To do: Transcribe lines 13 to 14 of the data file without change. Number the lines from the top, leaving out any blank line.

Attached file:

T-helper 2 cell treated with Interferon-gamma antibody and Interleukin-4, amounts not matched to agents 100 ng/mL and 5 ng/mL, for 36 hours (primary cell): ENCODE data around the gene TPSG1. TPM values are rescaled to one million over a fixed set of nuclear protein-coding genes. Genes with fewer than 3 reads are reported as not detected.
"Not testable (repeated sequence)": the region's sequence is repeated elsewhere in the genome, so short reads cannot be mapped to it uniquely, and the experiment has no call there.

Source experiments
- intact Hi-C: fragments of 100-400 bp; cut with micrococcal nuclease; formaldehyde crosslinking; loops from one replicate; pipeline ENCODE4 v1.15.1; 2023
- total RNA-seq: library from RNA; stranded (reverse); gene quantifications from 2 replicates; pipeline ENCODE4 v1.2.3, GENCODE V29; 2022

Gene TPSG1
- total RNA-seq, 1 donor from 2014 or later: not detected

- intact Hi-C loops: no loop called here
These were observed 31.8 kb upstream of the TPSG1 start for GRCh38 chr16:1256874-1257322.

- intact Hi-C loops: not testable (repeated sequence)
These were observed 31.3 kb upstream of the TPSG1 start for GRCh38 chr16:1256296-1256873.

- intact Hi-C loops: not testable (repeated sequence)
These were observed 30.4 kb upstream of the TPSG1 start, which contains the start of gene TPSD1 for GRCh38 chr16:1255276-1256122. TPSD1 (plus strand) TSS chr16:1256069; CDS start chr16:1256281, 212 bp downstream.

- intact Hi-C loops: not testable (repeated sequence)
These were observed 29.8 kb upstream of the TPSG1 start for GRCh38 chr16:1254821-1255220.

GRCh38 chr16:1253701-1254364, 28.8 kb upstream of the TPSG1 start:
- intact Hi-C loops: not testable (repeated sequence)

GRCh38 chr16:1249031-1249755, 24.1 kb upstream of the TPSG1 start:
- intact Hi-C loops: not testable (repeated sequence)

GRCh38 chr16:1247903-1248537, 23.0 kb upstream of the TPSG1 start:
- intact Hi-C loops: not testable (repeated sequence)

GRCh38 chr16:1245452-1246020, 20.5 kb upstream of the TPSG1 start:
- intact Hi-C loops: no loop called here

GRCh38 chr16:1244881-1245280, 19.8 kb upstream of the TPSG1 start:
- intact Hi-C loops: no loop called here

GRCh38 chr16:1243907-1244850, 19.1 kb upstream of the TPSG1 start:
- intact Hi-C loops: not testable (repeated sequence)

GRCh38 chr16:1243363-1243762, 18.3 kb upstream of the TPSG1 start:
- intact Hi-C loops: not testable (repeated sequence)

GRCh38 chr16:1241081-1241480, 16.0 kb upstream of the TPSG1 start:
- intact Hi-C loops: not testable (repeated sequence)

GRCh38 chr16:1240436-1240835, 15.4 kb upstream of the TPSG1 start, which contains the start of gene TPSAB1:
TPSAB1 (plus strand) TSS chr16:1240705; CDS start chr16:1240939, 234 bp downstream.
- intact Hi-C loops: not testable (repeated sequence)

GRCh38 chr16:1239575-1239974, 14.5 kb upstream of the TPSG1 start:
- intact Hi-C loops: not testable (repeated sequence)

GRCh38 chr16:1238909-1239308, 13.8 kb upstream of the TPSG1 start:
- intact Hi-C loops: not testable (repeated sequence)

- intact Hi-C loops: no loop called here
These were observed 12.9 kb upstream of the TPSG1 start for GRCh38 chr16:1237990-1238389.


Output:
These were observed 30.4 kb upstream of the TPSG1 start, which contains the start of gene TPSD1 for GRCh38 chr16:1255276-1256122. TPSD1 (plus strand) TSS chr16:1256069; CDS start chr16:1256281, 212 bp downstream.

- intact Hi-C loops: not testable (repeated sequence)